As discussed before, I’ve written music for over a decade. But in recent years, I’ve put my time into other important areas: career, writing, and coding. And while my 2017 was solely dedicated to writing, I’m dedicating my 2018 to writing a new collection of music.

Here’s how my songwriting process works.

How I Write Music

My process for songwriting begins in one of two ways: semi-randomly entering notes into Guitar Pro sheet music software or by simply playing around on my guitar. The former has led to hundreds of short sound sketches that I’ve kept around for years.

After latching onto an idea, I’ll move my writing process over to Guitar Pro to begin forming a cohesive song. While the idea always begins with a short section of guitar, I eventually transition into adding other instruments like drums and bass.

Throughout this process, I listen back to my progress hundreds of times. Guitar Pro includes a Realistic Sound Engine which applies real-world sounds and effects to instruments. This gives me an idea of what my song will sound like when recorded with real instruments.

After finishing up the writing process, I’ll spend a bit of time learning each of the guitar parts and adding flourishes (production value). I’ll also export the song as an MP3 and seek feedback from friends.

Once the song is complete, I move over to Pro Tools to capture a more authentic sound.

Breaking ground

After writing music for so long, I had a long backlog of music sketches to draw from. I spent several hours in late December scanning through these old files in search of a nugget of inspiration to pull from. Eventually, I came across a group of riffs from late 2014 that I felt needed a song built around them. On December 30, 2017, I created a fresh 2018 folder in Dropbox, copy/pasted a few old guitar riffs into a new file, and began adding a few new guitar passages. This became the bedrock for my first draft of for “Song One”:

What you’re hearing above is an export from Guitar Pro featuring some fake, overly-distorted electric guitar and a metronome. The first twenty seconds came from those 2014 sketches. I’ve always loved the feel of that fast guitar run.

The sections from 0:23 onward are new as of December 30th. They’re somewhat erratic, but in later drafts, I tried to nail down an underlying melody to flow along with those runs. You might hear the light, melodic guitar ambiance in the background of the run from 0:23–0:45.

Forming a Song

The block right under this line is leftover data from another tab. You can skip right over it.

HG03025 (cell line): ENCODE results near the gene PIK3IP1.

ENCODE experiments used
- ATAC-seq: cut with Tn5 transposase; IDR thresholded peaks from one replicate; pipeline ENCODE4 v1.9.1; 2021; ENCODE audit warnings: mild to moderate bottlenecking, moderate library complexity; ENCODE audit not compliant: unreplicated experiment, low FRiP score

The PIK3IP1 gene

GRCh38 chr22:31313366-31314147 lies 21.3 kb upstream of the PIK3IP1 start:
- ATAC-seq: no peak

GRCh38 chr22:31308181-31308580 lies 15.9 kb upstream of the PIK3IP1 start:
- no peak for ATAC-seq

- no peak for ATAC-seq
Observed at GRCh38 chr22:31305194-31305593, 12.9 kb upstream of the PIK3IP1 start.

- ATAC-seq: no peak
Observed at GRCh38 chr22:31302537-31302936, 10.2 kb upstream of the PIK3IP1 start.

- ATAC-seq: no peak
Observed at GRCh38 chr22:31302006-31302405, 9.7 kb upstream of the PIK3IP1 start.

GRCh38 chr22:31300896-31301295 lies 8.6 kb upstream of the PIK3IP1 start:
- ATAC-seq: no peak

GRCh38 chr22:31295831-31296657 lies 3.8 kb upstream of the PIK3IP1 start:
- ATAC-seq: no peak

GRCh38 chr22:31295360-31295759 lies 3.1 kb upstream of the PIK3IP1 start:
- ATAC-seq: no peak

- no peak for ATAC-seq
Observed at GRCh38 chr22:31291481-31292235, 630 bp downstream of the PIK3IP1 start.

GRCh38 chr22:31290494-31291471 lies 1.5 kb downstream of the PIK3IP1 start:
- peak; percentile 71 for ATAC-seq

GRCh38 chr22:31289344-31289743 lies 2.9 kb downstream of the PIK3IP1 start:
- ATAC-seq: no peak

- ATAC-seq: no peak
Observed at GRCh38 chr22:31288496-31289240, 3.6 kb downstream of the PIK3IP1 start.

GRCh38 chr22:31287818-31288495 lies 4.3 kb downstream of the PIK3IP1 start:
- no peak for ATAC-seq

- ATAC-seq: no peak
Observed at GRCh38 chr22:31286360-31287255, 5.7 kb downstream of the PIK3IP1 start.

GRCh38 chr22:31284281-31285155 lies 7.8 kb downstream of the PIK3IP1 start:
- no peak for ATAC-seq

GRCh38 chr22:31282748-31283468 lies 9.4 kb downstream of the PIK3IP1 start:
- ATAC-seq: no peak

Over the next eight days, I wrote dozens of new guitar sections, most of which I tossed in the trash.

I’m not a classically trained musician outside of a few lessons in high school. I learned bass from playing in bands and drums from playing thousands of hours of Rock Band. I have a minimal understanding of music theory, I know a pitifully small amount of guitar scales by memory, and I can’t quite describe why I feel that certain pieces I write work better than others. My process for finding happiness with a piece of music I write is to simply listen to it dozens of times over the course of hours or days to get a good idea of how it makes me feel. If I start to cringe after a few listens, I know that the song isn’t working and needs revisions or rewrites. Also, I seek out regular feedback from friends.

The one thing I can rely on is the fact that, throughout my adult life, I’ve listened to a monstrous amount of metal music of almost every flavor in the genre. What this leads to is almost every first draft I write sounding generic. I kick myself when I inadvertently ripped off a passage by an obscure Norwegian YouTube guitarist, or I ventured too closely to the sound of a French Djent band that I’m into at the time.

Over those next few days of expanding on my first draft, I wrote dozens of generic passages that gave me headaches. I knew that to move forward, my next draft needed a beginning and a chorus. In digging into past song clips and catching a few lucky breaks, I worked out a few new passages that I felt worked well with the vibe of that first draft. My experiments led to the second draft of “Song One”:

Finishing a Song

The next few days were the hardest. I was stuck. I listened to the above 2:45 clip hundreds of times on my phone, hoping a new passage would form in my head and make its way to my computer.

Finishing songs has always been difficult for me. I strive to balance the right amount of tension and payoff in any piece of music so that you’re neither bored nor completely confused at the end, if you’re into my brand of music. I also hate repeating sections in my songs, though I know it’s important to do so to reinforce themes or give weight to certain sections. My original holdup in finishing “Song One” was in trying to avoid any repeats. I wrote an entirely different second chorus. With a guitar solo. It felt interesting at the time. But ultimately, it didn’t fit. It undermined my original chorus and changed the entire feel of the song. To finish the song, I decided to ignore this fear of repeats and end the song with another chorus segment.

(Here’s that chorus that didn’t make the cut)

I’m still not sure about ending the song using the intro riff; future revisions will probably change this. But for now, “Song One” is done until I learn to play it on guitar and pass it over to a drummer for further writing. In the coming months, I’ll begin the process of recording this and other new songs with real instruments.

Here’s the Guitar Pro (digital instruments) version of my first song written for 2018. Enjoy.

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